Update: A bill passed and signed by Governor Doug Ducey in 2016 classifies the horses as “not stray livestock”.

  1. Do the Salt River horses help or harm the environment?

Of the 6 million annual visitors to the Tonto National Forest and the tens of thousands of animals who call it home, the small herd of free-roaming horses living along the lower Salt River is compatible with, and supportive of, a healthy ecosystem.   

seedlings from manure copyThere are no scientific data published in any peer-reviewed journal about the Salt River wild horses or the lower Salt River habitat. Neither the U.S. Forest Service nor any other organizations have performed a scientific study or overall environmental assessment of the lower Salt River, indicating that there have not been serious environmental concerns on the lower Salt River to date.

Claims that these horses pose a threat are based on scant research in other  geographic regions that are not relevant to the lower Salt River region. And the data from these regions indicate that wild horses have both positive AND negative impacts and environmental benefits, much like ANY other wildlife species, including birds.

In fact, the 20-mile stretch where the horses still exist is one of the most biologically rich areas along the entire 200-mile river, in spite of the human caused challenges it faces. Photo-documentation accumulated by members of the Salt River Wild Horse Management Group supports this observation with evidence over long periods of time. That evidence shows healthy and growing trees, seedlings sprouting from horse manure, abundant plants and flourishing wildlife diversity in the very area on the river where the horses roam.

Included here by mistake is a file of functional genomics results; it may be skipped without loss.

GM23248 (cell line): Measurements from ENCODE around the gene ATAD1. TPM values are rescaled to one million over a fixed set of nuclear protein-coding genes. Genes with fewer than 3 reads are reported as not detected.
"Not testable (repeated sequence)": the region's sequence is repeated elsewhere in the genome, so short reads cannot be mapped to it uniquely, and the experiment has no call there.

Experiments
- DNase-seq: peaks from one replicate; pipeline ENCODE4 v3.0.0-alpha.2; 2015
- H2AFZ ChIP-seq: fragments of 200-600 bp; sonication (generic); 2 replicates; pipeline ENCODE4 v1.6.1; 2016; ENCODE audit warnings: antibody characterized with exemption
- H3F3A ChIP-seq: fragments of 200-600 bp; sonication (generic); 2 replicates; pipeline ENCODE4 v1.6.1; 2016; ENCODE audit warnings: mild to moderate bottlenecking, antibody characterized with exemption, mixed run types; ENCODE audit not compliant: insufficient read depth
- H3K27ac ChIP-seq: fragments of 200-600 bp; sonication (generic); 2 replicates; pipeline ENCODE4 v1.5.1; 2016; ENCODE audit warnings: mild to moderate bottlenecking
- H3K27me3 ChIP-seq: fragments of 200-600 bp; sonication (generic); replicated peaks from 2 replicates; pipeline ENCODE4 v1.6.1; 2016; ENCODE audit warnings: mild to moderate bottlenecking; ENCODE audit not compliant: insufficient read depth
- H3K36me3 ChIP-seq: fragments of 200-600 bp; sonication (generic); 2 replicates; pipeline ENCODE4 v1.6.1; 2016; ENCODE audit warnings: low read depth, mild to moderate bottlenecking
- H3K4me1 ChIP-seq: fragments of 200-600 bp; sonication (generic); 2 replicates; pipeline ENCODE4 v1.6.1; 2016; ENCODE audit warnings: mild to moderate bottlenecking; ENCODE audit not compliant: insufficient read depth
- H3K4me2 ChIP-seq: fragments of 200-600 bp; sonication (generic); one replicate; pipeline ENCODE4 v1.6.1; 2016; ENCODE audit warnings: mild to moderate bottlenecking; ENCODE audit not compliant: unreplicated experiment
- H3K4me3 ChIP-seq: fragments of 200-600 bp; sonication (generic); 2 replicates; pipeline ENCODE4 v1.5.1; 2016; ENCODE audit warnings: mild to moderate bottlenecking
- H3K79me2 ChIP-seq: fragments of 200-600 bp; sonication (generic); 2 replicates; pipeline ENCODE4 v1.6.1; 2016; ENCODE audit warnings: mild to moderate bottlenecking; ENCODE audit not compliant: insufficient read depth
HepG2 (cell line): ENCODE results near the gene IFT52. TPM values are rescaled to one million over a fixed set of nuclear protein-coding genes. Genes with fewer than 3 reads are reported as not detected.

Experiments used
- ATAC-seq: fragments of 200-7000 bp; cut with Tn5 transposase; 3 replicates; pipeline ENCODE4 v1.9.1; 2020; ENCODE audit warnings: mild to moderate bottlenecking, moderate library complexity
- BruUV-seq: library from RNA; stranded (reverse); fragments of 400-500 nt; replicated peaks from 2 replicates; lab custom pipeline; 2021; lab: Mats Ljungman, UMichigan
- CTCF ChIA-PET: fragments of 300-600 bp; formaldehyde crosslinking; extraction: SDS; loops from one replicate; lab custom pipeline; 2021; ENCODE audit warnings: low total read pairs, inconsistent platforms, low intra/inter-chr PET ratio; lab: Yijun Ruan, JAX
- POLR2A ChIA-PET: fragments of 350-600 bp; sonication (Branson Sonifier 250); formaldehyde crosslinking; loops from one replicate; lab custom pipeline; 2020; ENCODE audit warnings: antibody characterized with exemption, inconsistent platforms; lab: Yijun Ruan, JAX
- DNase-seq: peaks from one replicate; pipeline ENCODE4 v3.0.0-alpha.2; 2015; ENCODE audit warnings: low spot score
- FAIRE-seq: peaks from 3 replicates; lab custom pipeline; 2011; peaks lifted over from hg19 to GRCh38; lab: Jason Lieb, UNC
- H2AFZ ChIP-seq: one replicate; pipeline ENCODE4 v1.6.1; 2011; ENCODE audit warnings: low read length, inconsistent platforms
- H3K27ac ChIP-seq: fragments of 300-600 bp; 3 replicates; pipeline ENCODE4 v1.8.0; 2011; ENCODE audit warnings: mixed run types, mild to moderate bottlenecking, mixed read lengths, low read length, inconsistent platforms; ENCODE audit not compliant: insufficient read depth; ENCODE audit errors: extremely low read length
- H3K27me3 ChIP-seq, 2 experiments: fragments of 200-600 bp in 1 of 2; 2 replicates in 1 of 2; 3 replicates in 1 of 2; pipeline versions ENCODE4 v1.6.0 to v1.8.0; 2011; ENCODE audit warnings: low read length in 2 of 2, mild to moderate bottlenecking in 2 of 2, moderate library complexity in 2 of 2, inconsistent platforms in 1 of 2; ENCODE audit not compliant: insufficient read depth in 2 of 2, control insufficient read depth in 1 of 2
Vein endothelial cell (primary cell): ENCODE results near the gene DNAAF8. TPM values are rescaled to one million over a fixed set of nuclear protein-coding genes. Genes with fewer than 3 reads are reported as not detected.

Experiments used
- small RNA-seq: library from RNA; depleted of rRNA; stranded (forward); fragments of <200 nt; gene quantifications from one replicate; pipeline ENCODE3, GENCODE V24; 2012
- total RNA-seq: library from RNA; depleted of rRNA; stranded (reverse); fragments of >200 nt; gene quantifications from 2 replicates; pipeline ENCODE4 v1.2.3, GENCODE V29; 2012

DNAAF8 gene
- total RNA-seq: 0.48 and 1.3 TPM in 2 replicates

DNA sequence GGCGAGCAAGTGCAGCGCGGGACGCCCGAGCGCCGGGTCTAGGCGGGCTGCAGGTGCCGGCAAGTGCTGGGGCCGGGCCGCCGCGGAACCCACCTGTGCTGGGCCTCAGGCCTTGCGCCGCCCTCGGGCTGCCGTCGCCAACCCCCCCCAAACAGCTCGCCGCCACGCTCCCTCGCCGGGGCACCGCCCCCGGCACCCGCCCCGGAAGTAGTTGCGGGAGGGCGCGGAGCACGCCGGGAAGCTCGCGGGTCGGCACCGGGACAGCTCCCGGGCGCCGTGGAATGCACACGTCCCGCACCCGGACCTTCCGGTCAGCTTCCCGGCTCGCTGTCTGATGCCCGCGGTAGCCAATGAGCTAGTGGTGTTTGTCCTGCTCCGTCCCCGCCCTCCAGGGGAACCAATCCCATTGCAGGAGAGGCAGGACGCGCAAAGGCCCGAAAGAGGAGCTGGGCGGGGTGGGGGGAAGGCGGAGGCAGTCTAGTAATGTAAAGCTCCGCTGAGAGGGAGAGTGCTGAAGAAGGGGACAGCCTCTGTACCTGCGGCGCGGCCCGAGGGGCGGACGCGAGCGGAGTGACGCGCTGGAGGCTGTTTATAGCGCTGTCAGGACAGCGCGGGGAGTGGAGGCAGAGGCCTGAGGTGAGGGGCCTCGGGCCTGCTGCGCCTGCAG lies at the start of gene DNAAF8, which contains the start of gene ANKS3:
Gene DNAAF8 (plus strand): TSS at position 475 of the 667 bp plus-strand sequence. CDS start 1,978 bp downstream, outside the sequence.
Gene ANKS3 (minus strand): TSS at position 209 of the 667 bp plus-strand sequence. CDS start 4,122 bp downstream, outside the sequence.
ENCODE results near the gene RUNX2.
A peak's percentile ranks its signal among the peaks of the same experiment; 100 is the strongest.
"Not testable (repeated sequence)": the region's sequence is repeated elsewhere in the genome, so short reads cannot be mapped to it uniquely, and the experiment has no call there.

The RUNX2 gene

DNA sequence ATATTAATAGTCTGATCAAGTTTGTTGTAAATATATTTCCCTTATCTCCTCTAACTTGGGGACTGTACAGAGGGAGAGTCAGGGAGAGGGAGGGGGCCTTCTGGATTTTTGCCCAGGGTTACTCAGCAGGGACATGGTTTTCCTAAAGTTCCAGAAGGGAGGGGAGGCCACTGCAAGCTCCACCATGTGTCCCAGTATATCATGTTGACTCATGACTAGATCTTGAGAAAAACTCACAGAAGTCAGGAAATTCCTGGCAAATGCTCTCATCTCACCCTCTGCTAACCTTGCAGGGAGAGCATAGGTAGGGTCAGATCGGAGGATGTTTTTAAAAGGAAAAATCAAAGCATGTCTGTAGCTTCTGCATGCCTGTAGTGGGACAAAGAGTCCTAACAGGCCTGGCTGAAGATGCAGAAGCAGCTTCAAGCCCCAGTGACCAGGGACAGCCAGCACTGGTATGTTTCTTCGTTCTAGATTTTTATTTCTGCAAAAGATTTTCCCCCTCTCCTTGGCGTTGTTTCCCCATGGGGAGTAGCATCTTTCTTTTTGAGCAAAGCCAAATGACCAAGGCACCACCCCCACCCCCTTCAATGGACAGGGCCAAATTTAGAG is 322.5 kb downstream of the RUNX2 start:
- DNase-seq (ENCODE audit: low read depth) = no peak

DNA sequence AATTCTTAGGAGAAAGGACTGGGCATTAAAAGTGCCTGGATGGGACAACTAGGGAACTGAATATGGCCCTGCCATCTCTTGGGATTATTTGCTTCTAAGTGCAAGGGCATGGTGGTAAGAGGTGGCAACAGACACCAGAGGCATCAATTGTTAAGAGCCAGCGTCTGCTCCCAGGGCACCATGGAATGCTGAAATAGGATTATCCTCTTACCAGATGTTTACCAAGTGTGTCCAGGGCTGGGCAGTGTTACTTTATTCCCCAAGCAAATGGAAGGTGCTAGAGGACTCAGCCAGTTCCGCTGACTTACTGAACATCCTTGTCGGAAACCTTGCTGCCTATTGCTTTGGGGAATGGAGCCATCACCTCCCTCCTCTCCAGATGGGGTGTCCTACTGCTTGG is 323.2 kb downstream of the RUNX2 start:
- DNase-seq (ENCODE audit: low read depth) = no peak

eagles and horses

Bald eagles on the river have been making a comeback since the early 1980s, and eagle nesting was particularly successful this year in the exact area that the horses call home, according to the Audubon Society itself. The horses and the bald eagles have been cohabiting  together successfully and may even have a symbiotic relationship.

The Salt River Wild Horse Management Group cares deeply, not only about the wild horses, but also about the birds, the environment and all other wildlife. We look forward to working with the USFS and conservation groups in any and all projects that improve the environment and benefit the ecosystem in which thousands of species have been harmoniously cohabiting for centuries. The lower Salt River should be preserved as is for future generations to come.

 

 

 

 

 

  1.  What are other pressures on the environment in this area?

The lower Salt River faces myriad  human-caused challenges that should be addressed before scapegoating this small herd of extremely rare and valuable wild horses.